Nicknamed Deedles as a child (her mother's endearment), Tacoma-born Schuur grew up steeped in traditional American jazz, courtesy of both parents: David Schuur was a local police captain and amateur pianist, and Joanie Schuur kept a formidable collection of Duke Ellington and Dinah Washington albums in their suburban-Seattle home.
Not surprisingly, Dinah Washington is often listed as Schuur's major vocal influence. She learned the iconic singer's What a Difference a Day Makes while still a toddler and began developing her own rich, resonant vocal style. Jazziz Magazine describes her approach as one that encompasses her whole lifetime of singing: Schuur's vocal chops move from little-girl innocence to bawdy-mama blues in a hair's breadth, but always at the service of the song. Schuur is also an accomplished pianist, accompanying herself onstage as well as on many of her recording projects.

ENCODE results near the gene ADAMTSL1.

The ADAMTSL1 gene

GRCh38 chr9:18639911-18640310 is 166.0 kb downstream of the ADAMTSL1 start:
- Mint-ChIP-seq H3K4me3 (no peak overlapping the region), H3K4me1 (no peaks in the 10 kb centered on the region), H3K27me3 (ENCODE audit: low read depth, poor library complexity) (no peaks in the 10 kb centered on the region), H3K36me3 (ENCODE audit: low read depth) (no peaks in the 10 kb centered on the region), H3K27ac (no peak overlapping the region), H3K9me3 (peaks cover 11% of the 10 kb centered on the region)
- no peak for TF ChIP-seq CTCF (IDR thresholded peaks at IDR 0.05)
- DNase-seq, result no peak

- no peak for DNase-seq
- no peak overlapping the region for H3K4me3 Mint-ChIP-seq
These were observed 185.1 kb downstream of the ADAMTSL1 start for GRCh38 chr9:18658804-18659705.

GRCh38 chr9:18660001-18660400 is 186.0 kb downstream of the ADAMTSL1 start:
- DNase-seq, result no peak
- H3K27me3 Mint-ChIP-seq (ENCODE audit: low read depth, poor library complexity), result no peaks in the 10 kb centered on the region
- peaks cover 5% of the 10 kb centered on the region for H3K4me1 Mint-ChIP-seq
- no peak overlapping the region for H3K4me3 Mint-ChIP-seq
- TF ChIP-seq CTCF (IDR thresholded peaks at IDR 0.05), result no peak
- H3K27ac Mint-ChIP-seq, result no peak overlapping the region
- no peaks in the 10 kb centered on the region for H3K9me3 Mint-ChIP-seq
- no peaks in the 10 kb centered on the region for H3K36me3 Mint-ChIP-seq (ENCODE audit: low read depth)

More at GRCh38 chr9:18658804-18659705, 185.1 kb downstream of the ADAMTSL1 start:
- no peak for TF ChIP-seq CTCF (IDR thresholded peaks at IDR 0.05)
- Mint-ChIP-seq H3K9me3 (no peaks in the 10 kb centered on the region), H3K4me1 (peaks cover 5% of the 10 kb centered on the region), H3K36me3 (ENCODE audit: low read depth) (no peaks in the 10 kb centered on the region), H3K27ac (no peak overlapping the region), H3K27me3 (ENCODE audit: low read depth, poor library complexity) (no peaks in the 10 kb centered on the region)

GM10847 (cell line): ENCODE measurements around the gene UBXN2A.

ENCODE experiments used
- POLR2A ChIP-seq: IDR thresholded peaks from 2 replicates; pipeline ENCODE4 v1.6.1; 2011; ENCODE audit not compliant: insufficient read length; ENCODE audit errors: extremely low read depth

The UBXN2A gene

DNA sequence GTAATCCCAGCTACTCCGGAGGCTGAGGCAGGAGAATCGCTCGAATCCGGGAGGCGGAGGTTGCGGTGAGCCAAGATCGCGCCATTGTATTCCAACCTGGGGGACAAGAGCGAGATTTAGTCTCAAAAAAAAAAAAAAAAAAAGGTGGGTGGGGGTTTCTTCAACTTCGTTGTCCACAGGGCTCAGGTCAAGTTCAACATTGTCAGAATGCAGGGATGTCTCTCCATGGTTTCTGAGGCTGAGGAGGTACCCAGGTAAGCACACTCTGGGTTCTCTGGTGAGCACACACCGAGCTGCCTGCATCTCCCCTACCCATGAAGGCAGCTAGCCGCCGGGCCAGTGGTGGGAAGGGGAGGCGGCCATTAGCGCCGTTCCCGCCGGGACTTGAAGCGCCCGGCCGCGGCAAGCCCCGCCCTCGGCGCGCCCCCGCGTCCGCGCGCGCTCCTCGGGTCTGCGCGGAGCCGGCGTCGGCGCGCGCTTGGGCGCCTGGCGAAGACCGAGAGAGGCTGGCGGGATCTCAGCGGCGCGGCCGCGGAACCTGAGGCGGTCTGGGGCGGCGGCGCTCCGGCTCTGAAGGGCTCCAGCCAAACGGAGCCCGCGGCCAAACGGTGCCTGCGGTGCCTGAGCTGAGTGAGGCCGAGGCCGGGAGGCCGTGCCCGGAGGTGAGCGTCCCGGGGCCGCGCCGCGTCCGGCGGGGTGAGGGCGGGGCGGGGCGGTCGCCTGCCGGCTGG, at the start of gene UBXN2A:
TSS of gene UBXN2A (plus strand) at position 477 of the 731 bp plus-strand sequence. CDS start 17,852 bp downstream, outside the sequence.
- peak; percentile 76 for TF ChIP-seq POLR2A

Her most recent album is an homage to two of her important mentors, both jazz giants: Frank Sinatra and Stan Getz. I Remember You (With Love To Stan and Frank), released in 2014, also commemorates her official discovery by towering sax virtuoso Getz at the 1979 Monterey Jazz Festival. She's consistently combined fine artistic efforts with the pizazz of an entertainer and held sway in both concert halls and small clubs, observed All About Jazz's Victor L. Schermer in his rave review. Her style incorporates both subtle jazz interpretation and the power of rhythm and blues.